A Feb. 5, 2007, affadavit signed by the Millers’ neighbors, Joy Sawhill Keeter and George E. Sawhill, states that the family’s grandparents moved to 6379 Valmont Road in 1901, and that in about 1945, “the domestic water well located ten feet from the kitchen of the house, which was built in the 1890s, was contaminated.
“Our parents, George and Ruth Sawhill, had the water tested and it came back positive for contamination. General Chemical [which became Allied and then Honeywell] was contacted, they took responsibility and agreed to dig a new well approximately 200 feet from the house. The reason for the contamination was water leaching (not leaking or flooding) from the tailings pond of the General Chemical Mill to our house well.
“The dike directly south of 6379 Valmont Road, that spans the gap between the Butte formations, is comprised entirely of tailings being deposited during process of milling ore. … Our concern is the integrity of the dike and the possibility of further contamination of our ground water.”
And in an Aug. 23, 1985, letter to the Mined Land Reclamation Board, two operators of a Valmont group home objected to plans by the Varra Construction Company to remove dirt from Valmont Butte for a roadbed.
“We are concerned that breaking further into the dike will release more radioactive tailings and further contaminate our water supply,” wrote Guru Nam Kaur Khalsa and Sadhana Singh Khalsa of Khalsa Residential Care. “Our water contains too much alpha radiation to be safe for drinking, so we must buy or haul our drinking water for 15 people.”
Guru Nam Kaur Khalsa told the Longmont Times-Call in a Sept. 19, 1985, article, “We don’t drink the water here at all. The radioactivity is probably due to those tailings.”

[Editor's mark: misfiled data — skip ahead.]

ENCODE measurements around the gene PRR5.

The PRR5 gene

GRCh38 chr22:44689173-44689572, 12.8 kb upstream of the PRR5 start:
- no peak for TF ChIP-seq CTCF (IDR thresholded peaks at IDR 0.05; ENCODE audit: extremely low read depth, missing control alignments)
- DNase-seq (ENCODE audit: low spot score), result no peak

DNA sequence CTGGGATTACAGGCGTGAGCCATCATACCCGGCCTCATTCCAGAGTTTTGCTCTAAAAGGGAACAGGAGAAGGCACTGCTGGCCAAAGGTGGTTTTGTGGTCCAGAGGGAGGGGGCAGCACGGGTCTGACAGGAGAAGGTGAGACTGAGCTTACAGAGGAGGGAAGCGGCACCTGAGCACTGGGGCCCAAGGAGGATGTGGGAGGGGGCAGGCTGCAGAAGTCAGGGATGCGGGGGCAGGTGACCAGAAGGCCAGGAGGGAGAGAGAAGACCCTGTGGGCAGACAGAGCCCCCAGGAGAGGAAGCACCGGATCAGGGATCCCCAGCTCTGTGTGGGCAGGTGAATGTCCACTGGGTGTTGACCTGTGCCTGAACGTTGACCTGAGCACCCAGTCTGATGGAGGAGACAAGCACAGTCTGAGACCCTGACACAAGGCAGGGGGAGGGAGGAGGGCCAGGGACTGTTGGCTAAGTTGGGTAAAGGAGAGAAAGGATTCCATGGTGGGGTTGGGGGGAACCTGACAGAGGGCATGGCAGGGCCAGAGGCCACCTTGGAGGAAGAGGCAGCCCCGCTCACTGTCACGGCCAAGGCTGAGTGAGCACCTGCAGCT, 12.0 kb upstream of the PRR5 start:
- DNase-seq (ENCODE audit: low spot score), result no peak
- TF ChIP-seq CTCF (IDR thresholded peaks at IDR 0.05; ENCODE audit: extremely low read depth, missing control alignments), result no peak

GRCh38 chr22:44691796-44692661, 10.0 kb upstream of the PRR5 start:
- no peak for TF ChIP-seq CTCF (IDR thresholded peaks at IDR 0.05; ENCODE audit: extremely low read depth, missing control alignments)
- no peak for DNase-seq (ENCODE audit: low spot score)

According to that story, county sanitarian Eric Steinhaus confirmed the presence of low-level radioactivity in the Khalsa wells, but said its source was unknown.
Sound familiar? An Oct. 22, 1985, article in the Times-Call quotes Boulder County environmental health officer George Mathews as saying that radiation levels in wells north of the butte along Valmont Road are “more than you would expect, but not astronomical.”
According to the same story, records at the county health department showed that the Miller well and another well at 6379 Valmont Road “were positive in tests for radium, uranium and alpha and beta radioactivity in April.”
Finally, a Dec. 10, 2004, letter that was reviewed by a geologist and written by several concerned residents —
including members of Rural Historic Valmont, a member of the Valmont cemetery association, a local organic farmer and a Native American who served as caretaker at Valmont Butte — identifies at least 17 incidents of cancer in the immediate area north of the dike dam. The veracity of their claims has not been confirmed, but historical records support the assertion that contamination has spread from the Valmont property.
From the late 1960s to the early 1980s, county and state health departments monitored the wells north of Valmont Butte in conjunction with testing the contamination at the primary tailings pond pump and other areas located on the Allied Chemical property. They reported their findings on the water wells north of the primary tailings pond and the Allied locations in a single document presented to the company each year.
These water-testing documents make it clear that in the past, the same government entities that now state emphatically there is no chance a pathway from the primary tailings pond to the aquifer north of the dike dam can exist, were once quite sure that such a pathway did exist.
And yet these officials continue to insist that it couldn’t happen again in the future.
The spread of that misinformation may prove to be as toxic as the contamination itself.